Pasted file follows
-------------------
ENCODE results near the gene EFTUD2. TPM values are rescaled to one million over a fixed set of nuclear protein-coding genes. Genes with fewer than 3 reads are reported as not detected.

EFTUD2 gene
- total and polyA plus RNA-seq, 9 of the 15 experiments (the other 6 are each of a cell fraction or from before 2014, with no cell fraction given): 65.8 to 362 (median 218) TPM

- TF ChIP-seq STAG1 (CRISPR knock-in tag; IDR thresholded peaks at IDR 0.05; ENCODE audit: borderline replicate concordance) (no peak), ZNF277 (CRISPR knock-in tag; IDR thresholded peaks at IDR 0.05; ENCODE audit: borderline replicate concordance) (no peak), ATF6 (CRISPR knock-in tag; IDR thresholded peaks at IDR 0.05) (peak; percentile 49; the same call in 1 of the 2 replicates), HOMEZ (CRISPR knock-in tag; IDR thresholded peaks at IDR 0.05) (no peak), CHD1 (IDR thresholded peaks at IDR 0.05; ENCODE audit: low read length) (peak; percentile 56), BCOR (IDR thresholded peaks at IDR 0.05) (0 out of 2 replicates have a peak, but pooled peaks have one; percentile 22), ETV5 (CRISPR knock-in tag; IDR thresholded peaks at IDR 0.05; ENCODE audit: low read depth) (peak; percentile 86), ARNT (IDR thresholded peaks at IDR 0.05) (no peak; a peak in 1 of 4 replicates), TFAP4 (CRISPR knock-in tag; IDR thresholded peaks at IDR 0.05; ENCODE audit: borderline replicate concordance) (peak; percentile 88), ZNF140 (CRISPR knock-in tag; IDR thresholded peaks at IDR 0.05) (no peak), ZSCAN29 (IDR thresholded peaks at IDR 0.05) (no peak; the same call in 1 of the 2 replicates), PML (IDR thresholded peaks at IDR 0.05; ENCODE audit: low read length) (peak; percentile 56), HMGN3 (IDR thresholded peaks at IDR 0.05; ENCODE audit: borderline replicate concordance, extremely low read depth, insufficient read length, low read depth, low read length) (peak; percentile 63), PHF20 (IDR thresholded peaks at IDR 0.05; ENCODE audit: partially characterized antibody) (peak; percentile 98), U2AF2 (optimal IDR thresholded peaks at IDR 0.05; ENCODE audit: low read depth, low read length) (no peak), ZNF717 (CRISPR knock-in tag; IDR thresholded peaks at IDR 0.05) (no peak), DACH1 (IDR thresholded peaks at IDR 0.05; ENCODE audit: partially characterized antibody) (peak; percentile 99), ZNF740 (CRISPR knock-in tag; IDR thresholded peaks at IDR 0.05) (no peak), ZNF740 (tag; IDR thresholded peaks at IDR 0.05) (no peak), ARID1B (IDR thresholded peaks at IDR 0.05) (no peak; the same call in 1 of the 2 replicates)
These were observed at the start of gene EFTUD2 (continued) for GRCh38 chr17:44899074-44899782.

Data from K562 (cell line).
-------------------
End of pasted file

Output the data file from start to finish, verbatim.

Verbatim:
ENCODE results near the gene EFTUD2. TPM values are rescaled to one million over a fixed set of nuclear protein-coding genes. Genes with fewer than 3 reads are reported as not detected.

EFTUD2 gene
- total and polyA plus RNA-seq, 9 of the 15 experiments (the other 6 are each of a cell fraction or from before 2014, with no cell fraction given): 65.8 to 362 (median 218) TPM

- TF ChIP-seq STAG1 (CRISPR knock-in tag; IDR thresholded peaks at IDR 0.05; ENCODE audit: borderline replicate concordance) (no peak), ZNF277 (CRISPR knock-in tag; IDR thresholded peaks at IDR 0.05; ENCODE audit: borderline replicate concordance) (no peak), ATF6 (CRISPR knock-in tag; IDR thresholded peaks at IDR 0.05) (peak; percentile 49; the same call in 1 of the 2 replicates), HOMEZ (CRISPR knock-in tag; IDR thresholded peaks at IDR 0.05) (no peak), CHD1 (IDR thresholded peaks at IDR 0.05; ENCODE audit: low read length) (peak; percentile 56), BCOR (IDR thresholded peaks at IDR 0.05) (0 out of 2 replicates have a peak, but pooled peaks have one; percentile 22), ETV5 (CRISPR knock-in tag; IDR thresholded peaks at IDR 0.05; ENCODE audit: low read depth) (peak; percentile 86), ARNT (IDR thresholded peaks at IDR 0.05) (no peak; a peak in 1 of 4 replicates), TFAP4 (CRISPR knock-in tag; IDR thresholded peaks at IDR 0.05; ENCODE audit: borderline replicate concordance) (peak; percentile 88), ZNF140 (CRISPR knock-in tag; IDR thresholded peaks at IDR 0.05) (no peak), ZSCAN29 (IDR thresholded peaks at IDR 0.05) (no peak; the same call in 1 of the 2 replicates), PML (IDR thresholded peaks at IDR 0.05; ENCODE audit: low read length) (peak; percentile 56), HMGN3 (IDR thresholded peaks at IDR 0.05; ENCODE audit: borderline replicate concordance, extremely low read depth, insufficient read length, low read depth, low read length) (peak; percentile 63), PHF20 (IDR thresholded peaks at IDR 0.05; ENCODE audit: partially characterized antibody) (peak; percentile 98), U2AF2 (optimal IDR thresholded peaks at IDR 0.05; ENCODE audit: low read depth, low read length) (no peak), ZNF717 (CRISPR knock-in tag; IDR thresholded peaks at IDR 0.05) (no peak), DACH1 (IDR thresholded peaks at IDR 0.05; ENCODE audit: partially characterized antibody) (peak; percentile 99), ZNF740 (CRISPR knock-in tag; IDR thresholded peaks at IDR 0.05) (no peak), ZNF740 (tag; IDR thresholded peaks at IDR 0.05) (no peak), ARID1B (IDR thresholded peaks at IDR 0.05) (no peak; the same call in 1 of the 2 replicates)
These were observed at the start of gene EFTUD2 (continued) for GRCh38 chr17:44899074-44899782.

Data from K562 (cell line).